8 Apr 2012

The Inherant Weakness Of Political Parties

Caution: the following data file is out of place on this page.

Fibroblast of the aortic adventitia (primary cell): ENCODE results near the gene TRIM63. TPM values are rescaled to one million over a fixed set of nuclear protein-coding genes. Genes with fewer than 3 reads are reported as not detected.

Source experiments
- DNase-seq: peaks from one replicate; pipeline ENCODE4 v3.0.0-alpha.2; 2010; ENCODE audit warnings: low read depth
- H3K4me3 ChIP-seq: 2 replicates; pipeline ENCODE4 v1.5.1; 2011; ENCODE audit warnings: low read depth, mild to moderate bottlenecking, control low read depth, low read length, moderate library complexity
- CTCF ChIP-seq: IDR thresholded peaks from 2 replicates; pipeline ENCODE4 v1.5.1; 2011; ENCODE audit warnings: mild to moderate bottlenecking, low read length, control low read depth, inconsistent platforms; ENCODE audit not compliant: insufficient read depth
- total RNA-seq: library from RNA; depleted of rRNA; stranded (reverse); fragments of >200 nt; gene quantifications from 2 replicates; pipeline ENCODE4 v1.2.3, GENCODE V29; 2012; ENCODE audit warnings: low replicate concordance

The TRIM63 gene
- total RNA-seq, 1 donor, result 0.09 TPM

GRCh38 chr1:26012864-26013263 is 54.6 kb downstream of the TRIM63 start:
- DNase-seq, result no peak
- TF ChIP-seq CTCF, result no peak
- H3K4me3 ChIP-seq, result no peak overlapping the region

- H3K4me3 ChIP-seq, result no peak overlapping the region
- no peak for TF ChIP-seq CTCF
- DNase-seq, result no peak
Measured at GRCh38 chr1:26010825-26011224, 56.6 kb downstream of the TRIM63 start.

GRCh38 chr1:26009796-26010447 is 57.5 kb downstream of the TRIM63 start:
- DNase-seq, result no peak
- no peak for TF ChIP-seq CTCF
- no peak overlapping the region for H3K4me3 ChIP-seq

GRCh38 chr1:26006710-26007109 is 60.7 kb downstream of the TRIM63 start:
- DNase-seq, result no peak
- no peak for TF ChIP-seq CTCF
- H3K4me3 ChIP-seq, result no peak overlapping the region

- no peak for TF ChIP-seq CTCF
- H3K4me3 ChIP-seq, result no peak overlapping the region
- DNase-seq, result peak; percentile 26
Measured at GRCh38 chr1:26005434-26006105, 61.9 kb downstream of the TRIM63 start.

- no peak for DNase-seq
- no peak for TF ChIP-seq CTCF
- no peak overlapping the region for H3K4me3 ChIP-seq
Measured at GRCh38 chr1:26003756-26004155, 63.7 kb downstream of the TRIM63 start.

Political parties are regarded as 'strength in numbers' and a more efficient way of stacking votes to control a parliament and form government. They do have a very serious weakness. Because their policies are achieved by consensus, the overall policy of a party must be the same as that of a single person. That's right isn't it? A party is effectively a single entity with a single set of opinions. Any deviation from this unity is exploited by competing parties as 'division'. What that means is that not only have parties degraded the diversity of human experience and opinions into that of a single entity but they are then vulnerable to any individual with a better set of opinions and the freedom of 'rapid response'. A party cannot change their opinions (policy) without consulting their members. Individuals can. This 'single entity' position is one reason why parties are forced to disconnect from the people they represent. Any minor request or question must carry the imprimatur of the whole party structure. That is cumbersome and inefficient. We are living in an age where individuals are becoming increasingly powerful. People will only tolerate political entities for as long as they are serving the people they represent. Unfortunately that stopped happening a long time ago.

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